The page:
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From Medicine to the Law: a reasonable course of action?

Featured ArticleFrom Medicine to the Law: a reasonable course of action?

Dr Urmila Roy, Barrister, North Square Barristers

By way of background, I qualified as a doctor in 2008 and have worked in the NHS since. I completed pupillage in 2023 and although initially kept up practices in both disciplines out of necessity, I do so now out of personal interest and an opportunity to bolster a unique selling point.

I am frequently approached by doctors asking about a career at the Bar. Overworked, underpaid and irritated, they wonder if the move to the law will solve their problems.

I am yet to be contacted by a lawyer wishing to make the change in the opposite direction.

Amongst several questions I am asked by my medical colleagues, the million dollar one is whether or not ultimately, I’d recommend the transfer.

At this point I am to make a firm determination on that point; I am proverbially adjourning the judgment to a date not before I’m not sure when. But what I am able to do is offer a brief comparison (and I stress, brief; the issue not being capable of significant debate in a short magazine article) between the two, leaving the reader to form their own view as to whether this application has a reasonable prospect of success.

I will openly confess an inherent bias towards a medical way of thinking; several years of training will indoctrinate you that way. To that end there is much about a career at the Bar, that simply baffles me.

The road to becoming a barrister for example, is to me, an unfathomable beast.

Medical school is notoriously difficult to get into (I doubt I would make the grade today). But once accepted and subject to completion of a not insignificant medical degree, the guarantee of a career awaits. It comes with its significant drawbacks (the long hours, unreasonable demands, remuneration wholly insufficient for the degree of expertise, short staffing and low morale being but a few issues that spring to mind), but therein lies the security of plentiful work, a steady income, a pension, sick and maternity pay and a prestigious qualification widely recognised throughout the world. Complaints aside, the years of study and financial investment into your Batchelors of Medicine and Batchelors of Surgery will pay dividends. That stethoscope affectionately gifted by proud loved ones on the first day of university will be well utilised throughout the entirety of one’s profession.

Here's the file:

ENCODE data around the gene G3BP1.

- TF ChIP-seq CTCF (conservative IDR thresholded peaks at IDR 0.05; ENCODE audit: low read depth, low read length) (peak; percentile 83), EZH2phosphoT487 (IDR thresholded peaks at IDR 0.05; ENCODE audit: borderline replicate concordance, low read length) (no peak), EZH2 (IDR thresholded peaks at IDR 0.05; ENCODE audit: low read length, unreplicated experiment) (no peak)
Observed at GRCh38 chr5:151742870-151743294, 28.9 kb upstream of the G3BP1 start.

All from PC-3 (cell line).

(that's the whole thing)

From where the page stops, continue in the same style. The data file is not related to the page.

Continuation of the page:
The converse is true at the Bar. Undergraduate LLBs are comparatively ubiquitous and law schools eager to take on bar students for a handsome fee. Whilst scholarships are available, there is no getting round the fact that a few years of study and a tidy sum are required to pursue a career as a barrister.

That is before one even embarks on obtaining the elusive pupillage, application numbers for which are fierce, opportunities for which are few. There are always inspiring stories about individuals who make it against the odds, but the sad reality is that, rightly or wrongly, many simply won’t get there. That wig and gown, similarly excitedly purchased on call day by a doting relative, sadly gathering dust.

To an average medic, used to making decisions that can literally mean the difference between life and death, the concept of risking time and money to train in a field with no guaranteed end game is simply too overwhelming. To those doctor colleagues who hear this and decide against the law, that’s very sensible. To my legal friends who both did and didn’t make it, I applaud your courage.

Then there is the job itself. The first thing that struck me when I began on my feet was the training, or more accurately, the lack thereof.

I stress, this is not a criticism of my supervisor, but rather an observation that one can prepare and discuss in good time, but much as we are schooled that patients do not present like in textbooks, clients and situations are rarely compliant with the white, red, or whatever colour book one wishes to refer to.


The unforeseeable presents itself at the eleventh hour and spanners are thrown in the work with alarming regularity. Courts are frantic places and Judges busy people; the likelihood of phoning a friend is, frankly, limited. To summarise, one is effectively solo.

In stark contrast, the terrifying first days on the medical ward are quite appropriately, mitigated by that the fact that one is at the bottom of a distinctive chain of command of doctors and surrounded by other healthcare professionals who can pick up the ball that you have inevitably dropped. Doctors are actively dissuaded from acting out of their comfort zone and asking for help at an early stage is duly encouraged.